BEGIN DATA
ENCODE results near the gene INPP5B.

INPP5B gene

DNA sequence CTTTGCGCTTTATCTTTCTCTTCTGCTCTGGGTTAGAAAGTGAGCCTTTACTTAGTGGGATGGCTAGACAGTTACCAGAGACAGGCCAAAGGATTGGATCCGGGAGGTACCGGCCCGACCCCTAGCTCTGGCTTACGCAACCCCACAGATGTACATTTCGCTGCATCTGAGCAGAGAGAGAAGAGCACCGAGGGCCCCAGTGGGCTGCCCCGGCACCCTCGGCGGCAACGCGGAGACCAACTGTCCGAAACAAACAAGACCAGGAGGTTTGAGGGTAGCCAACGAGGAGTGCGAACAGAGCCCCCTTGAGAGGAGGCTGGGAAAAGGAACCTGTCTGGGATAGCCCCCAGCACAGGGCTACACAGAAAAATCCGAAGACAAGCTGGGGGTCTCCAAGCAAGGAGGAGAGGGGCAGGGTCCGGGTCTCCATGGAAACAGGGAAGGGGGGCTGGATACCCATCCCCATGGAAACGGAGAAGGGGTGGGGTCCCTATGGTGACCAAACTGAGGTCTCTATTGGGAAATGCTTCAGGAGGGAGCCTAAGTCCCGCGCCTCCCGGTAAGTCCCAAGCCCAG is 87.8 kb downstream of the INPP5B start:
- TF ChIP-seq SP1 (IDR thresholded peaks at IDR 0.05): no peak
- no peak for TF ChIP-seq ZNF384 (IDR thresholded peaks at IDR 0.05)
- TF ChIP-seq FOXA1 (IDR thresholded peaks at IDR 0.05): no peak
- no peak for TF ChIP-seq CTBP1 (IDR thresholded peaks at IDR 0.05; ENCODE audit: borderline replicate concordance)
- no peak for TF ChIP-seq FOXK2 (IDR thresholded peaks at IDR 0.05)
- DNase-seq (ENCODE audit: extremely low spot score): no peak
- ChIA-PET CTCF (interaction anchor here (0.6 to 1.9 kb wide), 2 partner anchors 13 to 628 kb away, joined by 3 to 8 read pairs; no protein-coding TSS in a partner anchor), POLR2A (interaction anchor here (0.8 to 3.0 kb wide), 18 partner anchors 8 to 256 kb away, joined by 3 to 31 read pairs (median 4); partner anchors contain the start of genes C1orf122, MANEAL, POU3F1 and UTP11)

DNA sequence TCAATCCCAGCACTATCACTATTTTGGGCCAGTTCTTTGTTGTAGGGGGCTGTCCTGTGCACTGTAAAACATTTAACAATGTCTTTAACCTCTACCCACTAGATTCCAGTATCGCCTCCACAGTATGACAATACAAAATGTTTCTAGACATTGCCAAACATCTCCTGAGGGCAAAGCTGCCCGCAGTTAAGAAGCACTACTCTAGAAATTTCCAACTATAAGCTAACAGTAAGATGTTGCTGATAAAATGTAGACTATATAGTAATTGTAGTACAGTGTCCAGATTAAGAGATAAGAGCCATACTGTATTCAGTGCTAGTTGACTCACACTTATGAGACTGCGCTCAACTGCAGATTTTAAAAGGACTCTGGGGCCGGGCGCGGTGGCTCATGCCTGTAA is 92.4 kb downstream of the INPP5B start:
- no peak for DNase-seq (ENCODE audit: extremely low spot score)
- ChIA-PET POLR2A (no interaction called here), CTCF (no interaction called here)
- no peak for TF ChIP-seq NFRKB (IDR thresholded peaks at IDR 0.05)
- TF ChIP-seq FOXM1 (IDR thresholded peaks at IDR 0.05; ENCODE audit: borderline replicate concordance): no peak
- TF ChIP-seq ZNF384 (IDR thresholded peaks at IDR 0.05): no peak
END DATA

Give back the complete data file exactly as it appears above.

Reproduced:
ENCODE results near the gene INPP5B.

INPP5B gene

DNA sequence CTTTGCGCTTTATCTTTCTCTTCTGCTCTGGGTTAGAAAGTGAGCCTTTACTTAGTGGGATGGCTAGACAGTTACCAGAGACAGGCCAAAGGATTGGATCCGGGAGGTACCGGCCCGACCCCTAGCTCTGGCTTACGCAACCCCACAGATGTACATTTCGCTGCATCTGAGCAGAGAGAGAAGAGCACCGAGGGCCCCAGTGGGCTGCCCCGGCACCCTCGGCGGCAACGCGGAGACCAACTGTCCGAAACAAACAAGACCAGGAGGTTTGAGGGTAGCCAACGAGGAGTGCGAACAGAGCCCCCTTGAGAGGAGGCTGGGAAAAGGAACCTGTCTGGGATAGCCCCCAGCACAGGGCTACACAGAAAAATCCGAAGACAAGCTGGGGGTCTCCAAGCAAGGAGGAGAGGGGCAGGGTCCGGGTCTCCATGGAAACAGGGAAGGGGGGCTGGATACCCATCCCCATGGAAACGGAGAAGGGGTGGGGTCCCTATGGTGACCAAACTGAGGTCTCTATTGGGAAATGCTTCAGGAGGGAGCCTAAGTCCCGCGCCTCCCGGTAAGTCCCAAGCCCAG is 87.8 kb downstream of the INPP5B start:
- TF ChIP-seq SP1 (IDR thresholded peaks at IDR 0.05): no peak
- no peak for TF ChIP-seq ZNF384 (IDR thresholded peaks at IDR 0.05)
- TF ChIP-seq FOXA1 (IDR thresholded peaks at IDR 0.05): no peak
- no peak for TF ChIP-seq CTBP1 (IDR thresholded peaks at IDR 0.05; ENCODE audit: borderline replicate concordance)
- no peak for TF ChIP-seq FOXK2 (IDR thresholded peaks at IDR 0.05)
- DNase-seq (ENCODE audit: extremely low spot score): no peak
- ChIA-PET CTCF (interaction anchor here (0.6 to 1.9 kb wide), 2 partner anchors 13 to 628 kb away, joined by 3 to 8 read pairs; no protein-coding TSS in a partner anchor), POLR2A (interaction anchor here (0.8 to 3.0 kb wide), 18 partner anchors 8 to 256 kb away, joined by 3 to 31 read pairs (median 4); partner anchors contain the start of genes C1orf122, MANEAL, POU3F1 and UTP11)

DNA sequence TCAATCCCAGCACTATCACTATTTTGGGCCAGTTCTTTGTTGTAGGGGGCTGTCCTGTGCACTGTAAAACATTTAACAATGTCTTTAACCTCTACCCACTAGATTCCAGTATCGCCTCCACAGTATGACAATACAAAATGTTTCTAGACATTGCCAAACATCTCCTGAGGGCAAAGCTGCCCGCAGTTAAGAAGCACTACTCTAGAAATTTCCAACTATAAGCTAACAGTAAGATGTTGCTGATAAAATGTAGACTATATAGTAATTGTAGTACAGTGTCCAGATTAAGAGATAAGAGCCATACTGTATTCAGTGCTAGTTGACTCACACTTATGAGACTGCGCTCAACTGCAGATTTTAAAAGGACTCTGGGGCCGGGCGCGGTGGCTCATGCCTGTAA is 92.4 kb downstream of the INPP5B start:
- no peak for DNase-seq (ENCODE audit: extremely low spot score)
- ChIA-PET POLR2A (no interaction called here), CTCF (no interaction called here)
- no peak for TF ChIP-seq NFRKB (IDR thresholded peaks at IDR 0.05)
- TF ChIP-seq FOXM1 (IDR thresholded peaks at IDR 0.05; ENCODE audit: borderline replicate concordance): no peak
- TF ChIP-seq ZNF384 (IDR thresholded peaks at IDR 0.05): no peak